Speaking to employees at DHS headquarters, the president once again urged Republicans, who are still furious with his executive actions on immigration reform, not to play politics with funding for the key agency.

“If they don’t agree with me, that’s fine. That’s how our democracy works. You may have noticed they usually don’t agree with me,” Obama quipped. “But don’t jeopardize our national security over this disagreement.”

With DHS funding set to expire at the end of the month, the president warned lawmakers not to use those purse strings to make a political point.

“The men and women of America’s homeland security apparatus do important work to protect us, and Republicans and Democrats in Congress should not be playing politics with that. We need to fund the department, pure and simple,” he said.

Obama is proposing a $4 trillion budget that would lift the automatic sequestration cuts, which he called “mindless austerity,” and increase domestic and defense spending.

“My budget will end sequestration and fully reverse the cuts to domestic priorities in 2016. And it will match the investments that were made domestically dollar for dollar with increases in our defense funding,” he said.

But Obama also warned that the two must go hand-in-hand.

“I will not accept a budget that severs the vital link between our national security and our economic security,” he said, sending a warning to lawmakers who support increasing just defense spending, but not increased domestic investments in infrastructure, education and his other initiatives aimed at boosting the middle class.

The budget, which is seen as more of an opening bid, now heads for a lengthy negotiation process.

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Obama Unveils Budget, Urges GOP to Fund DHS

The White House(WASHINGTON) — As President Obama unveiled his 2016 budget on Monday, he urged Republicans to tackle some unfinished business: funding for the Department of Homeland Security.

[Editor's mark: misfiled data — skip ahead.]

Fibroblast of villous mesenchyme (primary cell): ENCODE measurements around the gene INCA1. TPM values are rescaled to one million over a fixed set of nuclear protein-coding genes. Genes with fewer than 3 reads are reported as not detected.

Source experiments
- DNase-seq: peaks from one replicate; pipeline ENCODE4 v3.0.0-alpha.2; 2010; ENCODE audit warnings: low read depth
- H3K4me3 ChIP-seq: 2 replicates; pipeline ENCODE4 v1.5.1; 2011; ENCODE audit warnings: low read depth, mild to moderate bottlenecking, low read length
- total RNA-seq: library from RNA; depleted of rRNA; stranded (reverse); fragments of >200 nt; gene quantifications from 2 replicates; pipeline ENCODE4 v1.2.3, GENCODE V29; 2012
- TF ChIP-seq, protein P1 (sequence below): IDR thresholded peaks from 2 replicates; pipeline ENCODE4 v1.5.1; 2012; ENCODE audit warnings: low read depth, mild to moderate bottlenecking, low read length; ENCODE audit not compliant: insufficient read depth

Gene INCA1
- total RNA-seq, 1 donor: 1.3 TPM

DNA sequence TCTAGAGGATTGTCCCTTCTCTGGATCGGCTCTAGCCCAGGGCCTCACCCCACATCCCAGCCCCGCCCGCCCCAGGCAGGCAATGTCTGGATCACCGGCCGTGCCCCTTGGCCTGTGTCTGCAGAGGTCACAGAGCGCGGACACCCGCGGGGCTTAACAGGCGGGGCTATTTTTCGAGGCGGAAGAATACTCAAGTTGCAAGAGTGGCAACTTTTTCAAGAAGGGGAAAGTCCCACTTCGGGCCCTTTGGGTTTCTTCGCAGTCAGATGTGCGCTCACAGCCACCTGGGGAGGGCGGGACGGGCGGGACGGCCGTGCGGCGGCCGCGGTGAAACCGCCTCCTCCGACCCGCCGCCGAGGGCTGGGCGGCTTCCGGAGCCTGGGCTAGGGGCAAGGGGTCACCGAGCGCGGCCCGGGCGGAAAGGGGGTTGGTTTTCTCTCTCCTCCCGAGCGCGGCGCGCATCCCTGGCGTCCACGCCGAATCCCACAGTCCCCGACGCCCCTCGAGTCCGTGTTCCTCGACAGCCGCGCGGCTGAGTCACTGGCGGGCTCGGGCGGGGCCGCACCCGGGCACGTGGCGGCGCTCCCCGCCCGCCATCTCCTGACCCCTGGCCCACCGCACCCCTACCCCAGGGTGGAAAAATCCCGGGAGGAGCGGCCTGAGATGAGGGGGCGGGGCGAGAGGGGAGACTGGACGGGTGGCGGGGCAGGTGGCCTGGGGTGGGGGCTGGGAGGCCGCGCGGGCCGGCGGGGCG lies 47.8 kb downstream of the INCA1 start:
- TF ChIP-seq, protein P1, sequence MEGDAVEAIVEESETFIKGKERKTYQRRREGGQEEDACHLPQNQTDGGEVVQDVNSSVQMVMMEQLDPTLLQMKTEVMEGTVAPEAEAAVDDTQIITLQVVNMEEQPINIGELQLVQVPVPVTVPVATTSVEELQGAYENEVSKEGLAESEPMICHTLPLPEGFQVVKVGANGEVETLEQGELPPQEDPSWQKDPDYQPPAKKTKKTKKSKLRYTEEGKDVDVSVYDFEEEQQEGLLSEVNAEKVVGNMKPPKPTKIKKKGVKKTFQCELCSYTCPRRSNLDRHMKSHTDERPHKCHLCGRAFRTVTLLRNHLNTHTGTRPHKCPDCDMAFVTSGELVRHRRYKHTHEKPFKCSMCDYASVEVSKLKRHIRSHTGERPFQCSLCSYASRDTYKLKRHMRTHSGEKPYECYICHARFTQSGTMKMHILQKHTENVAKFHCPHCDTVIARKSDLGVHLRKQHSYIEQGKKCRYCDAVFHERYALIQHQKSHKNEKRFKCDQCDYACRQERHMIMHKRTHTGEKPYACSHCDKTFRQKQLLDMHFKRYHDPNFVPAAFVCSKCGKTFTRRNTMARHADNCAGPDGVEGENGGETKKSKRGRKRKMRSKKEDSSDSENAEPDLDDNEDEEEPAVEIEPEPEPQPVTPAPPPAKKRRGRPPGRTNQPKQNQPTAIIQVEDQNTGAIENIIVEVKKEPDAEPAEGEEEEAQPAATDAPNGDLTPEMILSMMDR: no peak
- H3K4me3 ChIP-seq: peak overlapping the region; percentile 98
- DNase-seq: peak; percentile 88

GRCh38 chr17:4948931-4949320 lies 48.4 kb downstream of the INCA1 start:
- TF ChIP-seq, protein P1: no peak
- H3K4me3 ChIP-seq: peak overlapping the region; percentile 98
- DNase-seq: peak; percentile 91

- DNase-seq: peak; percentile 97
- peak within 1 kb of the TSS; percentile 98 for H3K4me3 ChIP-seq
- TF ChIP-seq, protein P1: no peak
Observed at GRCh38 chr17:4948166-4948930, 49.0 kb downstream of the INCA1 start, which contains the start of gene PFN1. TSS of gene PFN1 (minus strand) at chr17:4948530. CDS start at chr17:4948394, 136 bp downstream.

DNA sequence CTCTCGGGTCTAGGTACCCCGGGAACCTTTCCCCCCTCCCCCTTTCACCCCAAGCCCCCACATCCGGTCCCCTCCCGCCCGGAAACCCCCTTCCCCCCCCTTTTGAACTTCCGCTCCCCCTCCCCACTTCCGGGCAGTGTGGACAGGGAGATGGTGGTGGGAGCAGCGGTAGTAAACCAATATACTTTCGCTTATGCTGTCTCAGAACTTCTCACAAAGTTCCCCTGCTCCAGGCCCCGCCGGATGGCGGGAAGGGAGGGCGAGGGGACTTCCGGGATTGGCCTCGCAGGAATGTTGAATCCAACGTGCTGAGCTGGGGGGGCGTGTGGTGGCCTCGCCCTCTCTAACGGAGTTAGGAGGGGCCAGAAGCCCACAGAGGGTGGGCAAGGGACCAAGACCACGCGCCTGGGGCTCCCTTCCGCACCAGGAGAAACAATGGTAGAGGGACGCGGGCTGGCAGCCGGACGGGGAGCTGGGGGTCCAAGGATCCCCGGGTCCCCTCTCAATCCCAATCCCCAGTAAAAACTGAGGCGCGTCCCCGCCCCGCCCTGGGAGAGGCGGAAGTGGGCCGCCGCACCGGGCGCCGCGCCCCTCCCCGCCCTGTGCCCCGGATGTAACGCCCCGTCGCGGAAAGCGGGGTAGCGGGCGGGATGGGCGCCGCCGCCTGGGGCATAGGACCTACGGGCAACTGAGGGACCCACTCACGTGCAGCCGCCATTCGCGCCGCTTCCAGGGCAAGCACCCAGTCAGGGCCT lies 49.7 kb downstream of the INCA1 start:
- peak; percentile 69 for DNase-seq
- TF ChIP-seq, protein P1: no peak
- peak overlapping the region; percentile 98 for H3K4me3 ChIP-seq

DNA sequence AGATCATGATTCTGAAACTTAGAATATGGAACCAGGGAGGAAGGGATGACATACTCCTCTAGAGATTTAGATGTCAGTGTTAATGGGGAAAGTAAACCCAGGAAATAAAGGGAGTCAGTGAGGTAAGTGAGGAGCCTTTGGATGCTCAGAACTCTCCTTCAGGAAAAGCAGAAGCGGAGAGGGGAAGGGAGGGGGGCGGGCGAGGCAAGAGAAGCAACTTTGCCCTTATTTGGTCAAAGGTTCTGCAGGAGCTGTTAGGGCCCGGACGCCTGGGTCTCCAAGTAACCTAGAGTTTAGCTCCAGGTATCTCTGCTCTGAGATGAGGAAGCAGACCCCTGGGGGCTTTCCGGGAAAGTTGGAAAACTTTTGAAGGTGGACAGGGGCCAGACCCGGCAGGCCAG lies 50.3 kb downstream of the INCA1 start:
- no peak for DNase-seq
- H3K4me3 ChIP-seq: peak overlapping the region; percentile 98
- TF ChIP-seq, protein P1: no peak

Speaking to employees at DHS headquarters, the president once again urged Republicans, who are still furious with his executive actions on immigration reform, not to play politics with funding for the key agency.

“If they don’t agree with me, that’s fine. That’s how our democracy works. You may have noticed they usually don’t agree with me,” Obama quipped. “But don’t jeopardize our national security over this disagreement.”

With DHS funding set to expire at the end of the month, the president warned lawmakers not to use those purse strings to make a political point.

“The men and women of America’s homeland security apparatus do important work to protect us, and Republicans and Democrats in Congress should not be playing politics with that. We need to fund the department, pure and simple,” he said.

Obama is proposing a $4 trillion budget that would lift the automatic sequestration cuts, which he called “mindless austerity,” and increase domestic and defense spending.

“My budget will end sequestration and fully reverse the cuts to domestic priorities in 2016. And it will match the investments that were made domestically dollar for dollar with increases in our defense funding,” he said.

But Obama also warned that the two must go hand-in-hand.

“I will not accept a budget that severs the vital link between our national security and our economic security,” he said, sending a warning to lawmakers who support increasing just defense spending, but not increased domestic investments in infrastructure, education and his other initiatives aimed at boosting the middle class.

The budget, which is seen as more of an opening bid, now heads for a lengthy negotiation process.